NASA announced on Tuesday it has suspended the March 2016 launch of its InSight mission to Mars because of problems with a key scientific component.
The next launch window will not occur until around May 2018 and the US space agency said it does not yet know if it will be able to continue with the mission given budget constraints.
"We either decide to go forward, or we don't, and that depends on cost data," John Grunsfeld, associate administrator for NASA's Science Mission Directorate in Washington, told reporters.
"I don't think anyone has a question that in 26 months we won't be able to solve the problem."
It will take weeks, if not months, before NASA knows how much this delay will cost, and whether it will be able to come up with the funding to move forward with InSight. The mission has a total cost cap of $675 million and it has already spent $525 million.
The InSight lander -- which stands for Interior Exploration using Seismic Investigations, Geodesy and Heat Transport -- was set to delve deep beneath the Red Planet's surface in order to discover how the solar system's rocky planets formed.
"Learning about the interior structure of Mars has been a high priority objective for planetary scientists since the Viking era," Grunsfeld said.
"We push the boundaries of space technology with our missions to enable science, but space exploration is unforgiving, and the bottom line is that we're not ready to launch in the 2016 window."
The problematic instrument is a seismometer provided by France's Centre National d'Etudes Spatiales (CNES), designed to measure ground movements as small as the diameter of an atom.
"It's a hard blow," CNES president Jean-Yves Le Gall told AFP.
"This is one of the risks of the job. The good news is that our system was able to discover the problem when it was still here on Earth."
NASA said the decision to delay follows unsuccessful attempts to repair a leak affecting the vacuum seal around three main sensors that is necessary in order to withstand the harsh conditions of the Martian environment.
A leak discovered earlier this year, that prevented it from retaining vacuum conditions, was successfully repaired, and the mission team "was hopeful the most recent fix also would be successful."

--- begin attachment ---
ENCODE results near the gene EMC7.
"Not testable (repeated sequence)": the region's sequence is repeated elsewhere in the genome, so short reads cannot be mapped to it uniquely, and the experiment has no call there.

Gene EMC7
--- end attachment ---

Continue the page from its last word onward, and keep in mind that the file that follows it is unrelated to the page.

However, the instrument once again failed to hold a vacuum during testing on Monday in extreme cold temperatures.
"It's the first time ever that such a sensitive instrument has been built," said Marc Pircher, Director of CNES's Toulouse Space Centre.
"We were very close to succeeding, but an anomaly has occurred, which requires further investigation. Our teams will find a solution to fix it, but it won't be solved in time for a launch in 2016."
The relative positions of the planets are most favorable for launching missions from Earth to Mars for only a few weeks every 26 months, with the next window running from March 4 to March 30.
While the InSight mission is important, Grunsfeld said the suspension "doesn't affect the sequence of any other missions" or NASA's commitment to exploring the Red Planet.
Plans to send a manned mission to Mars in the 2030s remain "on track," NASA said.
NASA is currently also working on three Mars missions with the European Space Agency and plans to send another rover to the planet in 2020.
"I feel very bad for our partners in France who have worked so hard to get us to the point that we thought we would be able to make it to the 2016 launch," Grunsfeld said.
"It's not to be. But at least we're not on our way to Mars and discovering a leak. We're able to solve it here on Earth before we go."
Despite the budgetary concerns, Grunsfeld expressed hope that the InSight mission would go forward.
"I really look forward to the time when we have a seismographic station on Mars and we learn about this marvelous planet and what's inside," he told reporters.